The fundamentals of this race always favored Handel. As a former Georgia secretary of state who had run twice (and failed) for governor and Senate, she was better-known. The district has long been Republican. And there are far more registered Republicans in the district.

With all the attention on the race, turnout was up for a special election, and that helps the party with the registration advantage.

All of Ossoff's deficiencies would have been papered over by a win. With the loss, not only are they magnified, but so are the party's.

And what is the party right now — a "big tent" inclusive party or one with label-shaming litmus tests, like the ones it used to criticize conservatives for having?

How the party and its candidates should proceed from here sure sounds like the existential conversation Republicans were having with themselves in the age of Obama.

The GOP put out an autopsy advocating for specifics after Obama was re-elected — in particular, calling on candidates to support comprehensive immigration reform.

And then the rank and file nominated Donald Trump — and he won.

Go figure.

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Transcript :


Democrats are reeling from their loss yesterday in the special election in Georgia. It was widely seen as an early indicator of the party's chances to gain control of the House of Representatives in 2018. We're going to talk about what the results might mean and what they might not mean with NPR political editor Domenico Montanaro. Hey there.


MCEVERS: So this race, of course, got tons of attention nationally. More money was spent on this election than any other for Congress ever. Republicans are relieved with their win. For Democrats it seems like there's been a lot of finger pointing today.

MONTANARO: Undoubtedly. I mean, it's best summed up by two responses from two different wings of the Democratic left. On the one hand, you have Jim Dean, who runs the progressive activist group Democracy for America. He said defeating Republicans requires running on a bold, progressive vision rather than what he says are establishment Democrats and what they - their sort of playbook has been and what they've done before.

On the other hand, you have this congressman, Seth Moulton, from Massachusetts who backed a challenger to Nancy Pelosi when she was up for House minority leader again. And Pelosi factored heavily into this race. Republicans ran ad after ad after ad using Pelosi's image, trying to tie Ossoff to her and make him a Pelosi puppet. And Moulton says that the result really should be, quote, "a wakeup call" for Democrats and that they need to focus on the future, have a, quote, "bigger tent" and stop rehashing the 2016 presidential campaign.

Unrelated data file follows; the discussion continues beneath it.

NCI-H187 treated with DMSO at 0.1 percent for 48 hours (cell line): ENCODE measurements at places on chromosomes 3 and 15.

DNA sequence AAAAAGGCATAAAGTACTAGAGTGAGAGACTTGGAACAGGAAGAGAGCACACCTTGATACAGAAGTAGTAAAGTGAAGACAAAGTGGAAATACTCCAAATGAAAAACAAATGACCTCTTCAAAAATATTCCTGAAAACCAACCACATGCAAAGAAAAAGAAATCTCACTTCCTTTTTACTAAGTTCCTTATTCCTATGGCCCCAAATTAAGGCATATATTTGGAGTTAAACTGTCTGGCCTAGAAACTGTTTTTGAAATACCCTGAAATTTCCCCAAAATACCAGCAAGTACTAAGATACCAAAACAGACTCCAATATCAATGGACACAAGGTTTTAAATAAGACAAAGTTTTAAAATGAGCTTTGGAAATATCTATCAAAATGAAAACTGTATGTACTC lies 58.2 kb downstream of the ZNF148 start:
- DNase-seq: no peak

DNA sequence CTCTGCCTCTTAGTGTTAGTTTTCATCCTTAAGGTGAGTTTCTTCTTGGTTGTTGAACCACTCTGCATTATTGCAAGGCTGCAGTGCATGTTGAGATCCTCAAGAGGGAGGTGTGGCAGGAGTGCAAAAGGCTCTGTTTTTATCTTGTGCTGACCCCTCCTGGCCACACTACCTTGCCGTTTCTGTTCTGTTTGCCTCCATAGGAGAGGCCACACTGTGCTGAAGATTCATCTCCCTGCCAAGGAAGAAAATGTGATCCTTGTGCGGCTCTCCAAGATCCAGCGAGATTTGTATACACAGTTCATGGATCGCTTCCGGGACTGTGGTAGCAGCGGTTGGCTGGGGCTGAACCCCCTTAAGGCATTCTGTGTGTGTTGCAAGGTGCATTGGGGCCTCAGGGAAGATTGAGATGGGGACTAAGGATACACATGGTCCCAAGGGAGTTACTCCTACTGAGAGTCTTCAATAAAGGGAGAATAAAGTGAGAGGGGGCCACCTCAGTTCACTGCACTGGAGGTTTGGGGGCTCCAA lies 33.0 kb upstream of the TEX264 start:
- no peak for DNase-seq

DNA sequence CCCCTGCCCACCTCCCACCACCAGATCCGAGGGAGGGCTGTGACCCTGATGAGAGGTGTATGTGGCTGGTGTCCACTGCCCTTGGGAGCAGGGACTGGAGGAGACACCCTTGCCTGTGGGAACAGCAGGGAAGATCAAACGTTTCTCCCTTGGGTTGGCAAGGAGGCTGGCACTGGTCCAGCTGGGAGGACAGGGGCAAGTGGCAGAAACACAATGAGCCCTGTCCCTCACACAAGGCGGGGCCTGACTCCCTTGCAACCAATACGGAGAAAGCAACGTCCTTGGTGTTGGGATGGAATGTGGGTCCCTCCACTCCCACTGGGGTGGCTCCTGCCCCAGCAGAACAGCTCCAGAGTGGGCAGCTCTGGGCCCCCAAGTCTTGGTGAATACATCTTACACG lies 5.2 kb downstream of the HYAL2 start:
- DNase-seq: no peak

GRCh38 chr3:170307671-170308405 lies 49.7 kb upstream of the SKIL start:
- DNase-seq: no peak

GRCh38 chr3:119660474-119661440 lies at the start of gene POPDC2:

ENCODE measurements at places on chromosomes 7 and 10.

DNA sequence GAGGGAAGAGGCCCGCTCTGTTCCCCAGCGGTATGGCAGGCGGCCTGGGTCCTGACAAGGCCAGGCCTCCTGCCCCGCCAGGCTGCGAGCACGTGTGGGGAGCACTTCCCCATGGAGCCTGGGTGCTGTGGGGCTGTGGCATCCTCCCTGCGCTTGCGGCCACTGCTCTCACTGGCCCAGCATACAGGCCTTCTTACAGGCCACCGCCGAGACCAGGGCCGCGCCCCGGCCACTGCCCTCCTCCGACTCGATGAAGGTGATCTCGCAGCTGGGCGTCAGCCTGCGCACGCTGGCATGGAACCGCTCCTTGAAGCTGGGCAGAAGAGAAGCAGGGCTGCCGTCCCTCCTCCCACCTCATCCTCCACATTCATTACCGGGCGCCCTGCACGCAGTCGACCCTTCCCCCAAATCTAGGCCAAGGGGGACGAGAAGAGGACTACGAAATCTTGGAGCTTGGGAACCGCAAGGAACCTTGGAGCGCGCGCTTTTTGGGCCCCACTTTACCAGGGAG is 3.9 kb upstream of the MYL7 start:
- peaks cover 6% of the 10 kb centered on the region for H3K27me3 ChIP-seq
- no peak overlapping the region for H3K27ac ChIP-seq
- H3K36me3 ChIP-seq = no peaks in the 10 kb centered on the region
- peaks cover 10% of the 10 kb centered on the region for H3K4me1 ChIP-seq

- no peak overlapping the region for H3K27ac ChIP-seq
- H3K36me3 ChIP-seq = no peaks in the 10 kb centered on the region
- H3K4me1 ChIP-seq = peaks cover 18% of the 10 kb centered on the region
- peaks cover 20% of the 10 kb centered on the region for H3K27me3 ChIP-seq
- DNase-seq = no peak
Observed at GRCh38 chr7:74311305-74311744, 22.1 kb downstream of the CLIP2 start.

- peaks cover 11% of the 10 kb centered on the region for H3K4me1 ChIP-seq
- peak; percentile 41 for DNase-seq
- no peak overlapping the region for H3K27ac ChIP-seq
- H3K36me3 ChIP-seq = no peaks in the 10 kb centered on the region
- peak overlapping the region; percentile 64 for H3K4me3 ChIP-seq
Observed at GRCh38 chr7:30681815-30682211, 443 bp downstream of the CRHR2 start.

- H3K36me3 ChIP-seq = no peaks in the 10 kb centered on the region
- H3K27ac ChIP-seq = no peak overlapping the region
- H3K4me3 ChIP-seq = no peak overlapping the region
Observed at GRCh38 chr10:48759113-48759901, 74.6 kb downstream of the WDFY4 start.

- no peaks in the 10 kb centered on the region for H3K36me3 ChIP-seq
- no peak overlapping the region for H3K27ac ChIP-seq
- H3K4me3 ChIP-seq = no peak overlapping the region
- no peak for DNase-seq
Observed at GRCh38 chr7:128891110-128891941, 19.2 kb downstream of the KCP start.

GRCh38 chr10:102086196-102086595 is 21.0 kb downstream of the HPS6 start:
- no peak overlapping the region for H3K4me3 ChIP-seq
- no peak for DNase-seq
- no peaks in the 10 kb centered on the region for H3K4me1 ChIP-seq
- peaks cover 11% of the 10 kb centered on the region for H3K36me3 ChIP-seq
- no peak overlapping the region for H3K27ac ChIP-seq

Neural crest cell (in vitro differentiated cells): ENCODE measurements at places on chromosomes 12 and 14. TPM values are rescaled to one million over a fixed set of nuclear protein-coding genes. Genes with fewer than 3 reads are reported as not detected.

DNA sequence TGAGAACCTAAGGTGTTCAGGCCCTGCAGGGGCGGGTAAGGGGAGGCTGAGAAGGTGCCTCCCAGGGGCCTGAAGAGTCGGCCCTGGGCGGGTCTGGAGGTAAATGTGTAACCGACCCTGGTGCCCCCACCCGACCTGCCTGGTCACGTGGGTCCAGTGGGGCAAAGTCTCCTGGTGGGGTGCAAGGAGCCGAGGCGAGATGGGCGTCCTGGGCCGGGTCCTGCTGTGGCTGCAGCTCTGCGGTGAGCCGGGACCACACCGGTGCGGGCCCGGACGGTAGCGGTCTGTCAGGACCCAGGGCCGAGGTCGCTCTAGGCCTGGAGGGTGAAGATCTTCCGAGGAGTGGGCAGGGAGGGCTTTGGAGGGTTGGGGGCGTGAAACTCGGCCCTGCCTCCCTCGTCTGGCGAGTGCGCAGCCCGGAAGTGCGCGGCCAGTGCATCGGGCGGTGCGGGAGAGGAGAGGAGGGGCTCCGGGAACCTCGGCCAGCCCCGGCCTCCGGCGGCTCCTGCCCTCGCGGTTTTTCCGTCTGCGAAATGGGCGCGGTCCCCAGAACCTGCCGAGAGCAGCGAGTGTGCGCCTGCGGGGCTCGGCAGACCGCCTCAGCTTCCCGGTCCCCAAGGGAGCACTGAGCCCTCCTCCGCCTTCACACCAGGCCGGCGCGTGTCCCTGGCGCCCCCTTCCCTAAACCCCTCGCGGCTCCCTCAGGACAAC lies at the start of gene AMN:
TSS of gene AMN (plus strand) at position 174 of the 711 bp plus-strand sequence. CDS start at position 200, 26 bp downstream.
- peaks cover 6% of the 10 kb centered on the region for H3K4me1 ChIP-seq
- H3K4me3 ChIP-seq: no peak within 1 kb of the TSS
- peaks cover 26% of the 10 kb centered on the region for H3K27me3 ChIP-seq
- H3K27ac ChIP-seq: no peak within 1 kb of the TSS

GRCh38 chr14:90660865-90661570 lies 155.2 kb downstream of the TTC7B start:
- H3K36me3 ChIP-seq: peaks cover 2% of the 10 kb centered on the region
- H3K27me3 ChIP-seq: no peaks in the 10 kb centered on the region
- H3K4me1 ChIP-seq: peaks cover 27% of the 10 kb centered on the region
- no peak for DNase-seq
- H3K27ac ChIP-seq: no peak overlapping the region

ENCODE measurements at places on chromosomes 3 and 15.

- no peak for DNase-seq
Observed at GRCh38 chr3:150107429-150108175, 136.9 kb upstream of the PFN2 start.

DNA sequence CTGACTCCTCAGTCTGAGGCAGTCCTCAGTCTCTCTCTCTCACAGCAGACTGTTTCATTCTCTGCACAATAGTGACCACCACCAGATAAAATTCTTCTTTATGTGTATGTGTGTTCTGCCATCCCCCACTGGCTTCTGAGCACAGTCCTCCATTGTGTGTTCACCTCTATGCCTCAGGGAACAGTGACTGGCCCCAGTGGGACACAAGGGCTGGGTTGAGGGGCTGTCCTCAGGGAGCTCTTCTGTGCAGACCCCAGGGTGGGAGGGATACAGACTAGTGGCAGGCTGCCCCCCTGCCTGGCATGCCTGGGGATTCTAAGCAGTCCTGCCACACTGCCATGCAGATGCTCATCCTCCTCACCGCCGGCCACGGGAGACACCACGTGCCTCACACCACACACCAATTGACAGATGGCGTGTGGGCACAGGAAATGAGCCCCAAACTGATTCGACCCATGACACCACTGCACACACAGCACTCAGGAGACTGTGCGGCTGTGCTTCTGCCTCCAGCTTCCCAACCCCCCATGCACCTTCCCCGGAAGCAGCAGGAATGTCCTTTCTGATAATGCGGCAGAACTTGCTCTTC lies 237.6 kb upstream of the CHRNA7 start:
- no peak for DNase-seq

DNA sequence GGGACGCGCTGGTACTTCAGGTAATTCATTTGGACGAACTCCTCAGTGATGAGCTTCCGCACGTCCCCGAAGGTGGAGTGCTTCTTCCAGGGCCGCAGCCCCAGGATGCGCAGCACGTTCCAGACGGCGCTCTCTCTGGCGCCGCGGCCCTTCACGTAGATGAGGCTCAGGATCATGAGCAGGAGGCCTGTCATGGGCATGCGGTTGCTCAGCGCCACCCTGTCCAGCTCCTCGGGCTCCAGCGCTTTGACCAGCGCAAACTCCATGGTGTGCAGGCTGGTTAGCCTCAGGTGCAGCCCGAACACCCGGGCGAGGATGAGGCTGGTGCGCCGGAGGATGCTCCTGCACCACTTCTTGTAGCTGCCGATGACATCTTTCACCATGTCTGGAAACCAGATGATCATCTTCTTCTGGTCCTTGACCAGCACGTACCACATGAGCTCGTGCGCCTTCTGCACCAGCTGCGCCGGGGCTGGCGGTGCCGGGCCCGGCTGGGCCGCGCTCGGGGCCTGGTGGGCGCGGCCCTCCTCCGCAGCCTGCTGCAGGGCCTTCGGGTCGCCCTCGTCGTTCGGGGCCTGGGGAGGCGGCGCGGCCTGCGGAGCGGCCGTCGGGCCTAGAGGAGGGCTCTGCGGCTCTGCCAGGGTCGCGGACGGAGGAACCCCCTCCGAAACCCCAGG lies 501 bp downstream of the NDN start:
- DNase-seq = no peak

MCEVERS: Let's talk about President Trump a little bit. His approval rating is pretty low. Did that affect how Republican Karen Handel ran her campaign in this race?

MONTANARO: Yeah. I mean, you know, part of what happened here, you know, is that Karen Handel really tried to walk the line when it came to Donald Trump. She didn't want to have to embrace Donald Trump. She didn't talk about him very much during the campaign. But at the same time, she understood he's the president.

She came out the day after the first round of voting and said, look, he's the leader of our party. And he's welcome to come to Georgia 6 to campaign for me if that's what he wants to do. So it may be a roadmap for Republicans in the future as they have to deal with a president who might not have such great approval ratings.

MCEVERS: President Trump on Twitter then called for Democrats to stop their obstruction and work with Republicans. Does this win help that agenda along?

MONTANARO: In the short run, yes. I mean, Republicans really feel like they have the wind at their backs. If Karen Handel had lost, the Democrats were - and Democrats were able to pick up what has really been a reliable Republican seat, there might have been some second thoughts in the Senate about that health care bill, for example, that's likely to drop any day now. It's been written in private. And I had one former top aide say that he thought it was possible the Senate would have shelved the bill and the House come up with something driven by Republican moderates but not now. Now Republicans are full steam ahead.

MCEVERS: Wow. I mean, it sounds like this race was pretty important. But what does that - what does it mean for the midterms, for next year? Does this mean that Democrats will not be able to take back the House - the million-dollar question.

MONTANARO: I know. And it - you know, I never like to overinterpret special elections because that can be a real problem. You know, it's always been less likely - less than likely that Democrats take back the House because of how the districts have been drawn.

Just to give you an example of this and to tell you how much things have changed since redistricting after the last census, in 2006, the last time Democrats won the House, almost 30 percent of the House was seen as potentially competitive. Now that number is below 10 percent - 10 percent. That means fewer than 40 seats or so, you know, or maybe, you know, less than that. Democrats need to pick up 24 seats overall.

So it's possible. It's possible Democrats could take back the House. But this was the type of seat Democrats needed to win and just weren't able to do it. You know, this was educated, suburban, moderate Republicans. They lost them. And their margin for error next year was always narrow, and now it just got narrower.

MCEVERS: Does that mean they just don't have a winning strategy yet?

MONTANARO: They really don't have a message or an agenda that appeals to red state voters in the South, in these red state districts or, frankly, to young voters. And you're seeing that Obama coalition that had been glued together really kind of crumble, fall apart, and Democrats needing to piece it back together and still haven't figured out how.

MCEVERS: NPR political editor Domenico Montanaro. Thank you so much.

MONTANARO: Thank you. Transcript provided by NPR, Copyright NPR.